Monday, January 26, 2015

Child Support Outside the Guidelines

The Texas Family Code states specific guidelines for determining child support to be paid.  These basic guidelines are as follows:

  • 20% of the obligor's (payor's) net resources for one child
  • 25% for 2 children,
  • 30% for 3 children,
  • 35% for 4 children,
  • 40% for 5 children,
  • Not less than 40% for 6 or more children.
These are the standard guidelines. However, there are times when "one size fits all" just doesn't work.

For instance, either party may have physical limitations, may be unemployed through no fault of his/her own, may have other children to support, may be paying spousal maintenance as well as child support, may have taken on the majority of debt from the marriage, or may have to incur travel expenses to visit the child.  Some other factors which may be considered: whether either party has automobile, housing or other benefits furnished to them, and which party is paying uninsured medical expenses.

The age and needs of the child will also be taken into account. 

In short, "..any other reason consistent with the best interest of the child, taking into consideration the circumstances of the parents."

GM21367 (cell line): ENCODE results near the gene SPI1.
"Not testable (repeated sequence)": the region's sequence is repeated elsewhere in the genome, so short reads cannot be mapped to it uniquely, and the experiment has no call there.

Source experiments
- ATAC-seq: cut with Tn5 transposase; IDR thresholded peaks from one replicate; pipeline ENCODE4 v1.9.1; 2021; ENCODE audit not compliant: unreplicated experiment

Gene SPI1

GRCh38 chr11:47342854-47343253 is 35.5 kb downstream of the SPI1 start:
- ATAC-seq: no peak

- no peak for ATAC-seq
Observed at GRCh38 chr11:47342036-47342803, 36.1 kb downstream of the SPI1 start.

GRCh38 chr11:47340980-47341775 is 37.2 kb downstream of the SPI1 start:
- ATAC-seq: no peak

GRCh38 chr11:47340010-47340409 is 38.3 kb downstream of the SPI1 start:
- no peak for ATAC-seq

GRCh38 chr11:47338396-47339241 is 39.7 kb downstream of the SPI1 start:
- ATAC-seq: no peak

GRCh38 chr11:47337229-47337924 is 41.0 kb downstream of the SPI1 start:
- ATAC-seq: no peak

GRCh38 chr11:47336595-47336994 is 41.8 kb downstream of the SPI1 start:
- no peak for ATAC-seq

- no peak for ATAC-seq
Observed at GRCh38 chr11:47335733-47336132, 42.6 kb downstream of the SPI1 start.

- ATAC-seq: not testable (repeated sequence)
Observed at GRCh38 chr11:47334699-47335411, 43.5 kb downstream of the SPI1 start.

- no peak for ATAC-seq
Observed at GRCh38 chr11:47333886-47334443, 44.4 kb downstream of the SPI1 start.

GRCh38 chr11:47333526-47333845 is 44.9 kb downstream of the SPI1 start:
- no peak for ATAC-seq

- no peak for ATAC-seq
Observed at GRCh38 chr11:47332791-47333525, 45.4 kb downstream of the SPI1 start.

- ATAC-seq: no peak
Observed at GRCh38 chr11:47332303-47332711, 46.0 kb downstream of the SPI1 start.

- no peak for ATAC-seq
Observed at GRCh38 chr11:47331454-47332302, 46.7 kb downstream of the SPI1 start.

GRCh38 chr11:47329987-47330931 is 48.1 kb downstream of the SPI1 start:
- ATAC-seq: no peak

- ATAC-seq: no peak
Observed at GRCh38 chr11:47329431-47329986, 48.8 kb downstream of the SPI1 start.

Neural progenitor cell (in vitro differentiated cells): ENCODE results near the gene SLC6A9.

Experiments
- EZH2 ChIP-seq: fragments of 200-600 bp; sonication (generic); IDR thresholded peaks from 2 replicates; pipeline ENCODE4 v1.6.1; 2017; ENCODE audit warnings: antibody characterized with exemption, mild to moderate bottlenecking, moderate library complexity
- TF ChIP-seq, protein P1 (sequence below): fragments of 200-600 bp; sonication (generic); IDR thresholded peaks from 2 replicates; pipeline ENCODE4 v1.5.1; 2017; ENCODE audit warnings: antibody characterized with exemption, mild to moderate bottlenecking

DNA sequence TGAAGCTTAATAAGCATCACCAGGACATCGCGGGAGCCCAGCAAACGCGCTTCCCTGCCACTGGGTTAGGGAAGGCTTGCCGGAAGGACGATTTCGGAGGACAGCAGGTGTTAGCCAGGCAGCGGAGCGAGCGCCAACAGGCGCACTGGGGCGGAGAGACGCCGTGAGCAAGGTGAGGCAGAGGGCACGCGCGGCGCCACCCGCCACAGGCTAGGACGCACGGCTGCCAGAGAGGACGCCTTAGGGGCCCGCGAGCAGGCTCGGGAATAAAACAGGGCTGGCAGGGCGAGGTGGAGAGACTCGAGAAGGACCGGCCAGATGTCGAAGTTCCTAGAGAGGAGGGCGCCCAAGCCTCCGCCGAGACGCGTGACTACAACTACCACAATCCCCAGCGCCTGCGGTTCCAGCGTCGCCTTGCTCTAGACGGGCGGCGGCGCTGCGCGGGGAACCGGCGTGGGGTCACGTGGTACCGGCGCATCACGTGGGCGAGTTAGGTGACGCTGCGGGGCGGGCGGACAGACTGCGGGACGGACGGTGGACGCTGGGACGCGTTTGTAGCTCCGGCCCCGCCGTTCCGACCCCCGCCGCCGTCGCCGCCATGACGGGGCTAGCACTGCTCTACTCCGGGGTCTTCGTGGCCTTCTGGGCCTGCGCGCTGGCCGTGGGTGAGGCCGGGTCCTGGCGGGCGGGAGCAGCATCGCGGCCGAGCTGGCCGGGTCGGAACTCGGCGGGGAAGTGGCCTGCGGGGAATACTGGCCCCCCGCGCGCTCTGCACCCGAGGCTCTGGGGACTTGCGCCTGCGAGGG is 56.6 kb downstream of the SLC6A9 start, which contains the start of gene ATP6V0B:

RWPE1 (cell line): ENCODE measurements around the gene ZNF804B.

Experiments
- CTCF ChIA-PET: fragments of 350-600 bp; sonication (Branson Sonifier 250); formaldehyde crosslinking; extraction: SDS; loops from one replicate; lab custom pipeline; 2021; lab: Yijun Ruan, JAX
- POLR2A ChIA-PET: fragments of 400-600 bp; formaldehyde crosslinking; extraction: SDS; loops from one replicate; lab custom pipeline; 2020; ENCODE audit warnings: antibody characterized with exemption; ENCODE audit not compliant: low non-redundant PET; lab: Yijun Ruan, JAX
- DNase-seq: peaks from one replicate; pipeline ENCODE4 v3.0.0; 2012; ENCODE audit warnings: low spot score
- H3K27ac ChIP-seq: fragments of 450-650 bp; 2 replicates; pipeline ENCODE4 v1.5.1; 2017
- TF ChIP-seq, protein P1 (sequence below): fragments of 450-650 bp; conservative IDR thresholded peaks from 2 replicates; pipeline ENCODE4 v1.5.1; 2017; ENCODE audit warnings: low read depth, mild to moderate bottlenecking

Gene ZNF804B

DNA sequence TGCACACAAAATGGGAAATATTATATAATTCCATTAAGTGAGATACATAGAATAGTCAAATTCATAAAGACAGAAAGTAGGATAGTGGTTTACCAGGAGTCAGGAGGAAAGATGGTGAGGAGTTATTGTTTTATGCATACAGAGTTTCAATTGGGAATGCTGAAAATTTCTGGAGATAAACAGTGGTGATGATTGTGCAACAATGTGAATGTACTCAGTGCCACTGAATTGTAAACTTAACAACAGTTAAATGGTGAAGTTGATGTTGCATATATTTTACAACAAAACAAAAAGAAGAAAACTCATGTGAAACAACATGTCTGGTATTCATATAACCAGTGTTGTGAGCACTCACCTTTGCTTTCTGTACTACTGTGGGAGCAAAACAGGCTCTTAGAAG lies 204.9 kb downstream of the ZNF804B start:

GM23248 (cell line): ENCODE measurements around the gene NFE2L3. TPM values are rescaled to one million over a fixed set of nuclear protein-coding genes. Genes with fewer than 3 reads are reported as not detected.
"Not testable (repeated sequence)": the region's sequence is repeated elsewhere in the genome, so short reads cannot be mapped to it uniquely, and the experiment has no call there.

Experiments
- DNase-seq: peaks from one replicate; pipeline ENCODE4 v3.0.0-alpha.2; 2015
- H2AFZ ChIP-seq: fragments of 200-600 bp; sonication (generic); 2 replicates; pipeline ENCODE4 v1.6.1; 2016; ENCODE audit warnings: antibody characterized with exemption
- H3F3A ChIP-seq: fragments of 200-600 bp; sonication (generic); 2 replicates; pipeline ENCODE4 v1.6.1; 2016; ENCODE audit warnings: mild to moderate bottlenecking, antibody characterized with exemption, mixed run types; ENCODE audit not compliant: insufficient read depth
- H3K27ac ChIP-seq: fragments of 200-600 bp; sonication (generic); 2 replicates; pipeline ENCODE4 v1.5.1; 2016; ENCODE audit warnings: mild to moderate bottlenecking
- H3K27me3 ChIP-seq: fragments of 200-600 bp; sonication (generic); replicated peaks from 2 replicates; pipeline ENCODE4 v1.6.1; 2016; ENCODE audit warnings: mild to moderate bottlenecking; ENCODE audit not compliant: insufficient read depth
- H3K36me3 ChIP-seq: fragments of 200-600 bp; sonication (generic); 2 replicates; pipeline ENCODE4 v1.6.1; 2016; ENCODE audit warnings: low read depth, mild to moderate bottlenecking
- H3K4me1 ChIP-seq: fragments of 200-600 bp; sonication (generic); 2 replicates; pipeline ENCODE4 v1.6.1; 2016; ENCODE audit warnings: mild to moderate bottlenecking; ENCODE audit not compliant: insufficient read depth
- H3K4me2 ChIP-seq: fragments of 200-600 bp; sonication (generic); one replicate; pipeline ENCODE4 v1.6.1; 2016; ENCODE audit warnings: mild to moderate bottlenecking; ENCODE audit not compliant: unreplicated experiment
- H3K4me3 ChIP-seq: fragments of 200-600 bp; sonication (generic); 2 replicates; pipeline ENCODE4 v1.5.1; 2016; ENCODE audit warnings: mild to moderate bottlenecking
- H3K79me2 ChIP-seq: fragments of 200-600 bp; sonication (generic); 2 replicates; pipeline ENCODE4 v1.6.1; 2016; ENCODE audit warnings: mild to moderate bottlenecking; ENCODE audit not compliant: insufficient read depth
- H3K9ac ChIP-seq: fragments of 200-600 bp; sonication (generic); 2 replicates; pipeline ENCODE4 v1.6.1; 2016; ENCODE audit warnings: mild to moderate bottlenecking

See Texas Family Code Section 154.123.

A Texas family law attorney can help you decide how much child support you should seek or expect to pay in your divorce case. If you are already divorced and believe that you may need to seek a modification of child support that you pay or receive, a consultation with a child support attorney can help you.   You should bring evidence of your income to the meeting.  

"Passionate, Professional & Personal. We Make the Difference." For Over Thirty Years.
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Tuesday, January 20, 2015

Don't Take the Bait!

If you are involved in any type of legal dispute it is important to keep your thinking and behavior independent from your opponent's thinking and behavior.

If you get upset and show your worst side, you'd better believe that it can come back to bite you.

Displaying your uncontrolled rage in person, by text, by voice mail, or online can really harm your case.

Always "take the high road". Hang up. Walk away. Ignore inflammatory electronic communications.

If your opponent tries to goad you into an uncontrolled display of anger, don't take the bait!

Here are some times when losing your temper can be especially harmful to your case:

  1. When you use bad language and/or make a personal attack;
  2. When you"lose it" in front of children in a divorce or involve the children in the dispute;
  3. When you "let go" in front of customers or co-workers in a business setting;
  4. When you display your anger in a public place, especially if that public place is in or near the courthouse (yes, it does happen!)
  5. When you provide evidence by posting your angry or sarcastic rant online or in texts or voice mail.
It is important to stand up for yourself, but do so in a controlled, effective, well-considered way. Don't be out of control.

Remember: if the "other guy" can get you to behave in a manner that is out of control then s/he has the power, not you! 

"Passionate, Professional & Personal. We Make the Difference." For Over Thirty Years.